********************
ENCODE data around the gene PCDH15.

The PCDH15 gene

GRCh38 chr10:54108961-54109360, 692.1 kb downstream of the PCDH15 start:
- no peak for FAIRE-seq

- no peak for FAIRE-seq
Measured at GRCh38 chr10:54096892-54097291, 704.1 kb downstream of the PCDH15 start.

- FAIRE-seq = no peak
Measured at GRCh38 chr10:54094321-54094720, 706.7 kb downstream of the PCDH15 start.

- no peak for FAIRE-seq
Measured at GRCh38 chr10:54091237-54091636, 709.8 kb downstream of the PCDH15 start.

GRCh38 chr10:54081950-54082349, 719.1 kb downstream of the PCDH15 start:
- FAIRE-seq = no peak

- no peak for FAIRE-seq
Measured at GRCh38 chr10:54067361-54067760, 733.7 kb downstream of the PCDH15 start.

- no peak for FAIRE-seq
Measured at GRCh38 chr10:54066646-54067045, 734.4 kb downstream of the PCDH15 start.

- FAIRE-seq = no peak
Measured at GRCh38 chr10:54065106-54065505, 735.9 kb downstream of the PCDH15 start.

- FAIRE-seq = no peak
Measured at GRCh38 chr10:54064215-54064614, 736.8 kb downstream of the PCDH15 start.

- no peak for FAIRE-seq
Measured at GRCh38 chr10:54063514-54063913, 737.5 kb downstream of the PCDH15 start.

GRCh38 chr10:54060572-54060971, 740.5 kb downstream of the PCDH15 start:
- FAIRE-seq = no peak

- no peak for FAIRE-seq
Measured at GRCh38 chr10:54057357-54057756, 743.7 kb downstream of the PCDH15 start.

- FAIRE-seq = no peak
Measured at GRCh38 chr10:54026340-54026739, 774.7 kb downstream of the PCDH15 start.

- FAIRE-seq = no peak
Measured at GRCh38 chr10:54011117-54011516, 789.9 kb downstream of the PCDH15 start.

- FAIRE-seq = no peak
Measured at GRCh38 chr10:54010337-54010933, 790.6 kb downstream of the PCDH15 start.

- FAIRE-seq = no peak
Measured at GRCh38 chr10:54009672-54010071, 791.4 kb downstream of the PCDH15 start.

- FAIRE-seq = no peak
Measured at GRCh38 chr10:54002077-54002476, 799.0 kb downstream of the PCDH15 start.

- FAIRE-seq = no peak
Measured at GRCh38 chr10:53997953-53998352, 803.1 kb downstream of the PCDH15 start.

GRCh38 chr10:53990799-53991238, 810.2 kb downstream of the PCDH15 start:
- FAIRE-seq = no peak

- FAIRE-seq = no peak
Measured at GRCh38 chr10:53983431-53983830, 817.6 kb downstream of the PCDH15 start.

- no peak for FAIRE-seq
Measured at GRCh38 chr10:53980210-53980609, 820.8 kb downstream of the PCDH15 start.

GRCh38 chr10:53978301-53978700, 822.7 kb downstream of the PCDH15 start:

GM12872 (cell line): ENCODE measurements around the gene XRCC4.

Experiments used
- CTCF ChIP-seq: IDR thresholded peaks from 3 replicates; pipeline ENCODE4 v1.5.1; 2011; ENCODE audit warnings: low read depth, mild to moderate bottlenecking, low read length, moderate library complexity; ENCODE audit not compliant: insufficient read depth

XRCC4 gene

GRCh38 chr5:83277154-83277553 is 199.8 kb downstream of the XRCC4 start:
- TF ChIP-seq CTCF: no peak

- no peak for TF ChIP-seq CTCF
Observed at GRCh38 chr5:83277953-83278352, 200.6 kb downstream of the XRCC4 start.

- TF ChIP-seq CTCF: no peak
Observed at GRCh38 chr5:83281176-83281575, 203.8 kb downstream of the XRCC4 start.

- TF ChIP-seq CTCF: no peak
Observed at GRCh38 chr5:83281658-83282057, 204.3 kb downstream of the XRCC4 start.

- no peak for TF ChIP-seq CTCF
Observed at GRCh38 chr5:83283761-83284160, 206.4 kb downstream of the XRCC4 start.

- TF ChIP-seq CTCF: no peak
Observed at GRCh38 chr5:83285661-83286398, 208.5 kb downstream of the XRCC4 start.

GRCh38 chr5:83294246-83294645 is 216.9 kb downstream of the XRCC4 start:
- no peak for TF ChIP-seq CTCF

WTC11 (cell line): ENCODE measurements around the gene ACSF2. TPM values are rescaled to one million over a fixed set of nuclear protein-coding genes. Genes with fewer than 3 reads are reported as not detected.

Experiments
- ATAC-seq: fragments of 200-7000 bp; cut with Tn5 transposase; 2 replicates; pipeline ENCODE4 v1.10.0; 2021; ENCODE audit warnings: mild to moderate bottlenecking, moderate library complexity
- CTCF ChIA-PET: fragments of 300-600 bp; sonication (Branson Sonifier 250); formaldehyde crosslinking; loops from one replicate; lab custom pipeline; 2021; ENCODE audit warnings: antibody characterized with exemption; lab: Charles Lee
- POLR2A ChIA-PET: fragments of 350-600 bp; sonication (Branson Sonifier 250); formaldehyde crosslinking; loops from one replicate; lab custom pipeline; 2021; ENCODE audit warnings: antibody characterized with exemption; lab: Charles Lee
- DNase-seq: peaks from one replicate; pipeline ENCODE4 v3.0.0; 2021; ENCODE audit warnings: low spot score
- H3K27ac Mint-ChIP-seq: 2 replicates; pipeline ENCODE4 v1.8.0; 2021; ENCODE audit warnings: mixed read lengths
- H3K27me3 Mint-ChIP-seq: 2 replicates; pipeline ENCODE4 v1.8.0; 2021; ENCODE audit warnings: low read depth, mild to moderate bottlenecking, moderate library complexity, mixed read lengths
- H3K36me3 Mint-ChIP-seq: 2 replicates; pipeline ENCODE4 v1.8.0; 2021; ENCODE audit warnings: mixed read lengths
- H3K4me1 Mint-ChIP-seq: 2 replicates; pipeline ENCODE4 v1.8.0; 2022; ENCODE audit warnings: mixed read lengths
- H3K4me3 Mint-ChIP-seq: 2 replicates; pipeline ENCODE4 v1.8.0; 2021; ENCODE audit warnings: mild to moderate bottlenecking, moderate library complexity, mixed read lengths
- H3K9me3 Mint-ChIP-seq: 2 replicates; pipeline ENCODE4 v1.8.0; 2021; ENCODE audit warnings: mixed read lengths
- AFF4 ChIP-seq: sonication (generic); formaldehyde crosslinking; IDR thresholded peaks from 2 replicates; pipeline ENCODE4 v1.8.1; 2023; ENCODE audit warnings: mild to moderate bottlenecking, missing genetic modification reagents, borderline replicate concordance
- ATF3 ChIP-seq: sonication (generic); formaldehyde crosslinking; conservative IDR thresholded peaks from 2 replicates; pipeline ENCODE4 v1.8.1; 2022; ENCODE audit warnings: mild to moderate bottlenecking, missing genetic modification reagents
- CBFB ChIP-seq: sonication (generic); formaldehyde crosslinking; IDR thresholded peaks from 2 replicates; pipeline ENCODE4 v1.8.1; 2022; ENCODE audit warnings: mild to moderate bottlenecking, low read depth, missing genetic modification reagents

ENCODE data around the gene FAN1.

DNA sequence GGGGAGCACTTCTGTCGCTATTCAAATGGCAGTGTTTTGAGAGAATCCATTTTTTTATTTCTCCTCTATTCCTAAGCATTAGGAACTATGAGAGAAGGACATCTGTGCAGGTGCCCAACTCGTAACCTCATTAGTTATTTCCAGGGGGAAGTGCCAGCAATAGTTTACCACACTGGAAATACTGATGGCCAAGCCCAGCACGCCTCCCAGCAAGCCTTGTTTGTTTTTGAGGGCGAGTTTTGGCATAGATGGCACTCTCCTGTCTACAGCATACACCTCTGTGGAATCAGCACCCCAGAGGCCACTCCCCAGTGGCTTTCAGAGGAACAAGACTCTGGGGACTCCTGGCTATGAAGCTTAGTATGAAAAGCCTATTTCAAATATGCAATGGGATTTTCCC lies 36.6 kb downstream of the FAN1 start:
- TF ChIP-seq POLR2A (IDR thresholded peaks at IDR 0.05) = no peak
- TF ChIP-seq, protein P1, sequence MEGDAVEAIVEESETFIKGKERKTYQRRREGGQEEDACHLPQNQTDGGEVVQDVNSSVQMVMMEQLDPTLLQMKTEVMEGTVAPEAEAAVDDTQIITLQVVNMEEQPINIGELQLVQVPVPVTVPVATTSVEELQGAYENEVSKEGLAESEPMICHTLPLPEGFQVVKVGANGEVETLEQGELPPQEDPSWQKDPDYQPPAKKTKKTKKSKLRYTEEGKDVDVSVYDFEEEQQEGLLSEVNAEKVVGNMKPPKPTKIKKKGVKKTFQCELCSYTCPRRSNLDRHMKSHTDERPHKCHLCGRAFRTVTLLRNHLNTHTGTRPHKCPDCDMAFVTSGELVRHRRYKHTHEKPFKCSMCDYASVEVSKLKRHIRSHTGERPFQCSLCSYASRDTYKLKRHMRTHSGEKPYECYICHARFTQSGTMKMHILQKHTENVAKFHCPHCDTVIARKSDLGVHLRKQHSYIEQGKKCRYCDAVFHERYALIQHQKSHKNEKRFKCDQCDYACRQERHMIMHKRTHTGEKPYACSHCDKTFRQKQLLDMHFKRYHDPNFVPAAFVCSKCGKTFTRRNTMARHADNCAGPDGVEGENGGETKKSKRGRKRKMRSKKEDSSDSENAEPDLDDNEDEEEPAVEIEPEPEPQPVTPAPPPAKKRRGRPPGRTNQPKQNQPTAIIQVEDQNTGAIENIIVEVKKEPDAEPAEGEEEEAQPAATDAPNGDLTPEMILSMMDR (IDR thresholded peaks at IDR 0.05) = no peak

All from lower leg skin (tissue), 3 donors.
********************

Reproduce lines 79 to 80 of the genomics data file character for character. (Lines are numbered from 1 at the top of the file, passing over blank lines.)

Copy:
ENCODE data around the gene FAN1.

DNA sequence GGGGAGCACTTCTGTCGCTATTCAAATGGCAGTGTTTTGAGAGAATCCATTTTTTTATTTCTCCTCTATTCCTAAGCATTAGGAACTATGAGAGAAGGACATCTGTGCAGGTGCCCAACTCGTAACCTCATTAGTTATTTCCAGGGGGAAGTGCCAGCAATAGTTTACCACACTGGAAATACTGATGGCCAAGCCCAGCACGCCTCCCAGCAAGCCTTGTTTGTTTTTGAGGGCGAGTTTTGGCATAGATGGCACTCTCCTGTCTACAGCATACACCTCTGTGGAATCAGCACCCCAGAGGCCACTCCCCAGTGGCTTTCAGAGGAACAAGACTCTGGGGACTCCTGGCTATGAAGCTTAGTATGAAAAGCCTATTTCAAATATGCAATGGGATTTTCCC lies 36.6 kb downstream of the FAN1 start: